Our diplomatic service no longer possesses the talent of the last fifty years.
He got married (“one wife enough”), had kids, left his job, survived a few more attacks, went gray, and no longer drove a Gallant.
While suicides are no longer making national headlines, college stress is an annual concern come April.
Unlike in the previous decades, Iraq is no longer an enemy to the U.S and constitutes no threats to the world or to its neighbors.
Russia is no longer trying to hide the fact that the Kremlin is directly involved and supporting separatist leaders in Ukraine.
My ribs were ready to burst, but I could no longer get enough air into my chest.
By that time there was no longer any hesitation as to what course to pursue.
Dear princes and lords, know ye what to do, for God will no longer endure it?
The severity of this satire left Cibber no longer any 301patience.
They became more angry and infuriated, and refused to listen any longer.
"that extends considerably from end to end," Old English lang "long," from Proto-Germanic *langgaz (cf. Old Frisian and Old Saxon lang, Old High German and German lang, Old Norse langr, Middle Dutch lanc, Dutch lang, Gothic laggs "long").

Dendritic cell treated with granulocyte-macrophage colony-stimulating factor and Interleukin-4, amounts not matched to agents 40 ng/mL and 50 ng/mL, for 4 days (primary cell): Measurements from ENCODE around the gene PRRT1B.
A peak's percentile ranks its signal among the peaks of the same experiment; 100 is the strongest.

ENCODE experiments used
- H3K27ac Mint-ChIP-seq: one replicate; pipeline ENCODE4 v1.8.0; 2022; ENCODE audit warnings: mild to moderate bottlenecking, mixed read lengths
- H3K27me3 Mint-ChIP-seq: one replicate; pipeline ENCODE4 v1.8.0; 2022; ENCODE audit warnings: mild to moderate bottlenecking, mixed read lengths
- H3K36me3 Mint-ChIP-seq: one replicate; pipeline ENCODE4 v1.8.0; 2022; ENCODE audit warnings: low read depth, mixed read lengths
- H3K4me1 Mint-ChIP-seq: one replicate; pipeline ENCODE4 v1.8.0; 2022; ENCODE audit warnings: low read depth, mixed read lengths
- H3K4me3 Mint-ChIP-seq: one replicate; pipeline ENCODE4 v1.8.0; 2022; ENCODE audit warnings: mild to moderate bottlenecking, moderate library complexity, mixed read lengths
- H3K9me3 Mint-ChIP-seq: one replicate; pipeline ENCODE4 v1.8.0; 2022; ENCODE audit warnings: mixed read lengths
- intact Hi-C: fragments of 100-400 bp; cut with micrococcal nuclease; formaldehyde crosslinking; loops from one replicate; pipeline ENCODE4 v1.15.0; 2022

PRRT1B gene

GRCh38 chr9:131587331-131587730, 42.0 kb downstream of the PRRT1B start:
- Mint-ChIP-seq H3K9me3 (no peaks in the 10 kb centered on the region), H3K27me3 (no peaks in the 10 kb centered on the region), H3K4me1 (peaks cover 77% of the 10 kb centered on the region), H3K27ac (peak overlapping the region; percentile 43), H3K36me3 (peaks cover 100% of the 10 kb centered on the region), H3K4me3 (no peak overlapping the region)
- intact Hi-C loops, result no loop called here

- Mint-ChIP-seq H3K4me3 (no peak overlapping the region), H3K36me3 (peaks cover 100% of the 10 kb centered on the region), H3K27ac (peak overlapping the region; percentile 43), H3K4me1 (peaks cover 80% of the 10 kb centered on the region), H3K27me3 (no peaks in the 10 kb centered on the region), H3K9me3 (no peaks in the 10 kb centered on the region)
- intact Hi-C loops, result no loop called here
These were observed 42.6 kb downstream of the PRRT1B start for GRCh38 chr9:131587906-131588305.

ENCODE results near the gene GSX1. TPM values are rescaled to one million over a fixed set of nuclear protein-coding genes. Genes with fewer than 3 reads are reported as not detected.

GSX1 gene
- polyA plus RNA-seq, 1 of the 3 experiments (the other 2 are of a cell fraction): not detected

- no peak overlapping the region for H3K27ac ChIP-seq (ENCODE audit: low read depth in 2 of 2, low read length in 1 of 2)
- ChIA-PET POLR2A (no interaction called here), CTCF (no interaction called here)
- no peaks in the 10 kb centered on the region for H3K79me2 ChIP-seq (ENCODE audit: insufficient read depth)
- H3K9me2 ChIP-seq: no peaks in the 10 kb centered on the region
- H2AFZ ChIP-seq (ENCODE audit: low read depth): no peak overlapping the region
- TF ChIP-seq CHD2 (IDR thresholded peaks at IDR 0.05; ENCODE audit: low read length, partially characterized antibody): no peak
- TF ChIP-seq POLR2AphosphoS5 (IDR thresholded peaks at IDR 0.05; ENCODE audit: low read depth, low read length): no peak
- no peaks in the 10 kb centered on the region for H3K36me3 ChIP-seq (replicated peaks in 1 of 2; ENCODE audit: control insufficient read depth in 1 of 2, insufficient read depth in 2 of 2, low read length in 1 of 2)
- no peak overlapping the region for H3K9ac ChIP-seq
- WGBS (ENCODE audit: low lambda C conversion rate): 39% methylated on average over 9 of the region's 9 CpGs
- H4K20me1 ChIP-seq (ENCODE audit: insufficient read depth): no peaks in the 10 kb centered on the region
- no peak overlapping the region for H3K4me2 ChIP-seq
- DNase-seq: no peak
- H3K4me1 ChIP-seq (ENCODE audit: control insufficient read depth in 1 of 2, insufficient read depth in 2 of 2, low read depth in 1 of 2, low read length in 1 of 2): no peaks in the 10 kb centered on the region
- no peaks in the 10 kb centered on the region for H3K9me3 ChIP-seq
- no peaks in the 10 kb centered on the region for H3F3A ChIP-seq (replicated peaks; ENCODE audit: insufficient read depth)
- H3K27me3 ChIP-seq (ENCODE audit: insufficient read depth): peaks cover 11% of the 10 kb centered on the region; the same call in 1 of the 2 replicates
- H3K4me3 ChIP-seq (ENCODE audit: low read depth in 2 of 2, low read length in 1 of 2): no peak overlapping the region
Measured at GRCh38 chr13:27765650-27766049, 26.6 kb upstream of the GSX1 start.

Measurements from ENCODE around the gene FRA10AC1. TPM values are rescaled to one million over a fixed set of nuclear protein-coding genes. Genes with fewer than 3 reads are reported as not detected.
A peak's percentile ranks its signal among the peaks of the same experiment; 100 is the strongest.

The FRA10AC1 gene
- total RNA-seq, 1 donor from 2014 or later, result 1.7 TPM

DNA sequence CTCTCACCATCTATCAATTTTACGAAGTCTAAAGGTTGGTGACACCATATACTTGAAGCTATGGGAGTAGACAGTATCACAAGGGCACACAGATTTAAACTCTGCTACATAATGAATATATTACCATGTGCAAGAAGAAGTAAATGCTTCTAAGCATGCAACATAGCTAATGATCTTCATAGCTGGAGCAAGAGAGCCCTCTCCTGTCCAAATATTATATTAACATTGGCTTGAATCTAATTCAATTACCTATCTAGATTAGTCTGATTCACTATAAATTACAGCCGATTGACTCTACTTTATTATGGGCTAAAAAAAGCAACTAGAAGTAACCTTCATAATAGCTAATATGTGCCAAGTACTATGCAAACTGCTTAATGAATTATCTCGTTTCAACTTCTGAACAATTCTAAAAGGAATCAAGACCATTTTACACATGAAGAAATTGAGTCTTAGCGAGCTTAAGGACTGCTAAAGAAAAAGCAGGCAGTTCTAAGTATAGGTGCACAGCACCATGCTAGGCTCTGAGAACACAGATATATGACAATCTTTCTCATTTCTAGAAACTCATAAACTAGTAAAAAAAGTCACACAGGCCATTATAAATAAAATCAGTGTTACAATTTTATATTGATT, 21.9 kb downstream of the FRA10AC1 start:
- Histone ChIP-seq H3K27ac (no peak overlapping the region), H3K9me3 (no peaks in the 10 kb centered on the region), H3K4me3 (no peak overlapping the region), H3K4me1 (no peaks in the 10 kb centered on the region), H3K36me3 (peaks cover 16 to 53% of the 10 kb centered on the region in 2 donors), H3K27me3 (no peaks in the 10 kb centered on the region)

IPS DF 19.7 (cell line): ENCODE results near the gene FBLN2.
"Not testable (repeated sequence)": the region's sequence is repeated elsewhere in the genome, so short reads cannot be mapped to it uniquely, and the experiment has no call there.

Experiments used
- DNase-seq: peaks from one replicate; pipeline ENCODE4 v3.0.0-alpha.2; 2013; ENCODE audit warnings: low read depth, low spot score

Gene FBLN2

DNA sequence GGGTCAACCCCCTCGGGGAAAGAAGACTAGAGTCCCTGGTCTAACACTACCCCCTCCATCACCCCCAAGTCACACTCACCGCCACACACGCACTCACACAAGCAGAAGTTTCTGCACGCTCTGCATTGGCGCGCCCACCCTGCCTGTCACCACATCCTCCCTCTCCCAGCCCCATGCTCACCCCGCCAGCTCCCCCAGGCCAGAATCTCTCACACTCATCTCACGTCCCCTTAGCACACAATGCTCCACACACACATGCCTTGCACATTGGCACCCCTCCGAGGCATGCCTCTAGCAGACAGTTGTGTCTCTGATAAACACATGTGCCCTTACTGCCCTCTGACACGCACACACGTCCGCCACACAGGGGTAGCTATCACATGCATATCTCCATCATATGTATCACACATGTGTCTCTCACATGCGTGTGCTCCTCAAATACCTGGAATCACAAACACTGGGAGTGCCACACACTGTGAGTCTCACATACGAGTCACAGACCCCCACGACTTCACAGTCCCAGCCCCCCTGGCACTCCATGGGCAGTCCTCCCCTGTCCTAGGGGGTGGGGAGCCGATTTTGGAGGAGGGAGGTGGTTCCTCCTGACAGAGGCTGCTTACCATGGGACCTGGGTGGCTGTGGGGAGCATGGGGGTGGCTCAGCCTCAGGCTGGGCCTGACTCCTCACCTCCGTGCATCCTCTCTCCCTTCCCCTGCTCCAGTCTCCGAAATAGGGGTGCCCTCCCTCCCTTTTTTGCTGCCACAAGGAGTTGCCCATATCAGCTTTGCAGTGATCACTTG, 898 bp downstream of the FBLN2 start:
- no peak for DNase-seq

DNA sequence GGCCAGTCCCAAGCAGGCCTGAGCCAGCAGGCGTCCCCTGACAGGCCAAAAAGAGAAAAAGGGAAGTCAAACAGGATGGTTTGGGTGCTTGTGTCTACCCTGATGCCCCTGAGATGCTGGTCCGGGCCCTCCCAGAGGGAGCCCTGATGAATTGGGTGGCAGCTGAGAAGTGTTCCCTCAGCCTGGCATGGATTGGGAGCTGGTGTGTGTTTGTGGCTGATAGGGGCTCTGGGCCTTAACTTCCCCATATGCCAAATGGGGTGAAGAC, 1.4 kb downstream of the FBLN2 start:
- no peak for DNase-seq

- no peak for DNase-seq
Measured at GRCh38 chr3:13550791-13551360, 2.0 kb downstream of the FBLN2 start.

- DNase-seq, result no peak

The Germanic words are perhaps from PIE *dlonghos- (cf. Latin longus, Old Persian darga-, Persian dirang, Sanskrit dirghah, Greek dolikhos "long," Greek endelekhes "perpetual," Latin indulgere "to indulge"), from root *del- "long."
The adverb is from Old English lange, longe, from the adjective. No longer "not as formerly" is from c.1300; to be not long for this world "soon to die" is from 1714.
The word illustrates the Old English tendency for short "a" to become short "o" before -n- (also retained in bond/band and West Midlands dialectal lond from land and hond from hand).
Long vowels (c.1000) originally were pronounced for an extended time. Sporting long ball is from 1744, originally in cricket. Long jump as a sporting event is attested from 1864. A ship's long-boat so called from 1510s. Long knives, name Native Americans gave to white settlers (originally in Virginia/Kentucky) is from 1774. Long in the tooth (1841 of persons) is from horses showing age by recession of gums. Long time no see, imitative of American Indian speech, is first recorded 1900. To be long on something, "have a lot" of it, is from 1900, American English slang.
Long (lông), Crawford Williamson. 1815-1878.
American surgeon and pioneer anesthetist who was among the first (1842) to use ether as an anesthetic.